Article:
Since Monday was the Martin Luther King Jr. holiday we added a couple of featured games to our menu, including a $5,000 tourney that went to Craig Hom ($3,000). Hom was second on Jan. 8 in a $7,500 event so the new year has been good to him, thus far.
We also had six more winners of Treasure Island NHC Last Chance entries, including Brendan Fay twice – he finished first and sixth.
This makes a total of 91 entries to the Treasure Island Last Chance competition won at HorseTourneys thus far. We thank you for your incredible support of these contests. Note that your last opportunity to win a seat hear for that NHC Last Chancer is Saturday, January 21. Let’s see if we can get to 100.
Last but not least, we have very strict age requirements that must be adhered to at HorseTourneys. But no such requirements exist when it comes to our HorseTourneys Best Turned Out Award.
Our co-winners of this, just our second bestowal of the Award, are Joshua and Sarah Beychok, seen here in Orlando. Not only do they look great—both happy and well cared for—they each have exquisite pedigrees, being by Ben Beychok, a full brother to NHC Champ Michael Beychok.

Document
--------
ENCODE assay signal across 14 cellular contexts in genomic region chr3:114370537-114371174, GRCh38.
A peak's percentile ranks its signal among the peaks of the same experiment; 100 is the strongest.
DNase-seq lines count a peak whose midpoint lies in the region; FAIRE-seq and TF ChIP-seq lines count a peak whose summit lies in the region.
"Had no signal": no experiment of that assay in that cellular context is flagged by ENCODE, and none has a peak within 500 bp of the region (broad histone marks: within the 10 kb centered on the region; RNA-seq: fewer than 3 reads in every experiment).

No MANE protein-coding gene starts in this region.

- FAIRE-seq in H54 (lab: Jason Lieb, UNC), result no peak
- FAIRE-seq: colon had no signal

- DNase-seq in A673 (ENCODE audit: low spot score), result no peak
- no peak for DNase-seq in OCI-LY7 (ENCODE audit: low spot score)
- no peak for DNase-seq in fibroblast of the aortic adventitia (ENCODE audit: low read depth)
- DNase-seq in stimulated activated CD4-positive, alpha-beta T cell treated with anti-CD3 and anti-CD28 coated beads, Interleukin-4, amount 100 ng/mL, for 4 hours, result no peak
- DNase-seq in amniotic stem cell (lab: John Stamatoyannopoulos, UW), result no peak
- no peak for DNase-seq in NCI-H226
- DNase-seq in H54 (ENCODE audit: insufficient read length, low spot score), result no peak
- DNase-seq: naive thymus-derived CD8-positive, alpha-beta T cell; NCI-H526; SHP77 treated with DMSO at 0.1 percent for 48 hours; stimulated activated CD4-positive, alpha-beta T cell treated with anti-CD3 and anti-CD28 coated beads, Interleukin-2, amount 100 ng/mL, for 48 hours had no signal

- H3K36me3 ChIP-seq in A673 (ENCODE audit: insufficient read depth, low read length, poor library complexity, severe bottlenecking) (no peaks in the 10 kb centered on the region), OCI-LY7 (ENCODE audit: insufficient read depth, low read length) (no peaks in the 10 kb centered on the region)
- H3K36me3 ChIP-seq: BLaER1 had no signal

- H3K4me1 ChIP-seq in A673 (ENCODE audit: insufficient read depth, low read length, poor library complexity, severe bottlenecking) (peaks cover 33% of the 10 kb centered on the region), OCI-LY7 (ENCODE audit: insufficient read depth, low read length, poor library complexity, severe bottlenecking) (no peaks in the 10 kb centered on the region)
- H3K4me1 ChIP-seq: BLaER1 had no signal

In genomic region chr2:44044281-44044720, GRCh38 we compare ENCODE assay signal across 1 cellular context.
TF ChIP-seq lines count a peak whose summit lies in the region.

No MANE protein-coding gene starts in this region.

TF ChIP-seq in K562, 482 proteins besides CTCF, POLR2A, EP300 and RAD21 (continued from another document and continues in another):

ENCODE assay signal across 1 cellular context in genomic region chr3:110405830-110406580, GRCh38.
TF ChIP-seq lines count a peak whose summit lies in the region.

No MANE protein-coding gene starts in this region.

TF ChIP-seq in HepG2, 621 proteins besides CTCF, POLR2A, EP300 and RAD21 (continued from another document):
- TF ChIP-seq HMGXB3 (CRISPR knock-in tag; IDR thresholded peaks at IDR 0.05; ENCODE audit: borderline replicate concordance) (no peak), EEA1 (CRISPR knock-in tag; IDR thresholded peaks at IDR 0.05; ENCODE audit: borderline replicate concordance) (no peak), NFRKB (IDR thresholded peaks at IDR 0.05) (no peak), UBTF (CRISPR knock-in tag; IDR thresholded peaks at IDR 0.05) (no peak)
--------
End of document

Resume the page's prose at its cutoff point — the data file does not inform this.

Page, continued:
Some may wonder why Sarah was named a co-winner given that Joshua is clearly the better turned out of the two.
After considerable debate, the judges felt that Sarah’s refusal to wear mouse ears or any other silly, theme-park-type hat was a positively winning choice so as not to deflect any attention from Joshua’s beautiful headgear. Therefore, two winners. Well done, all around.
If you spot someone in your travels deserving of a HorseTourneys Best Turned Out Award, email a photo of him/her/them to email@example.com. We’ll take it from there.
Thanks to all who played last weekend. Have a great week ahead.